BSN: What do you think of the hire?
Silas: I think it's a good choice. First of all, he's coached on all levels. I think he's a players' coach, and every player likes to have a coach like that. I think he will be fantastic as far as getting the community back involved in basketball, getting the students back involved in basketball. That's something that Colorado really needs, and I think he can do that.
BSN: How much did you watch Air Force this year? Did you see the Air Force-Colorado game this year?
Silas: I was there. And as a matter of fact, once I knew he was in the top of the running for the job, I watched them all through the NIT. I really like the movement that he has in his offense. They play defense well. When I looked and saw his players, they really knew their assignments. They knew what they were supposed to do.
That's the sign of a coach and a coaching staff really teaching the players what they need to know on the floor. That's something that Colorado didn't show me last year. I think that this coach will really teach them things.
BSN: It remains to be seen whether he'll bring that exact style of offense to Boulder or not, but how would that translate to the Big 12 do you think?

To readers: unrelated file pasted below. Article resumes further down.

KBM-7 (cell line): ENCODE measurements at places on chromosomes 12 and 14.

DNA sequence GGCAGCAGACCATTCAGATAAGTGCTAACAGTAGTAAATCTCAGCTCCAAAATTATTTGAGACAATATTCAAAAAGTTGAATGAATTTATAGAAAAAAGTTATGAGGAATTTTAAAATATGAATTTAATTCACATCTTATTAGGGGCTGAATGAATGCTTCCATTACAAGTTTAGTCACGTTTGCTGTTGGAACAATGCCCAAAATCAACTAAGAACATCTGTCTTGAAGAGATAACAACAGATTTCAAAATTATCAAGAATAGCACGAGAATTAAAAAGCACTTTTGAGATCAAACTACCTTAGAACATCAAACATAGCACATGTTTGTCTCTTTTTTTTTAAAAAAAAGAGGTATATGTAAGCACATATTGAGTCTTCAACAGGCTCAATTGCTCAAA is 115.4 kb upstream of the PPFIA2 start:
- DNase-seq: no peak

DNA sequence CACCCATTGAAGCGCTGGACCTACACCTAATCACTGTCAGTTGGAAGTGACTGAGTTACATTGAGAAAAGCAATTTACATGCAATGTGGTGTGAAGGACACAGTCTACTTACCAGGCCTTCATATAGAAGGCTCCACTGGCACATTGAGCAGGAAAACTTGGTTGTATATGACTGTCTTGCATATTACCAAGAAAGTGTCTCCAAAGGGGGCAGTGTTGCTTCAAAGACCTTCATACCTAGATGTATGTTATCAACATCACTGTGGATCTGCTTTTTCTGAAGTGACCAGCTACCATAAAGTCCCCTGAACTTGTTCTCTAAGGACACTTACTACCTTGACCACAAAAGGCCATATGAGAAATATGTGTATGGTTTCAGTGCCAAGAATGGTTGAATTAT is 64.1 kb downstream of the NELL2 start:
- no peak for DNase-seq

Silas: I know he's been around the game a long time. A coach of his knowledge knows how to adjust. A lot of people are saying, ‘He didn't have to recruit at Air Force.' But he took mediocre players and really made them play hard and play smart.
Now you've got guys with talent, real talent. That only adds to Bzdelik as a teacher. That only makes him better. And what I think he's going to do that Patton wasn't able to do in the last few years – he's going to be able to go into certain players' homes and he's going to be able to sit down and convince people to come to Colorado.
There's no way that the University of Colorado and Boulder should lose any top player in the state of Colorado alone. And I think he will be able to go into people's homes and convince parents to let their kids come to the university.
BSN: Does a guy coming into a living room with his NBA credentials – do people pay attention to that?
Silas: It's huge. It's huge. If you get the top player in the state of Colorado or Indiana or Texas or wherever, that guy wants to believe that he can play at the next level. And when you've got a coach that has been there and who can share things with you to help you get there, it means all the difference in the world. It's a good selling tool that he has.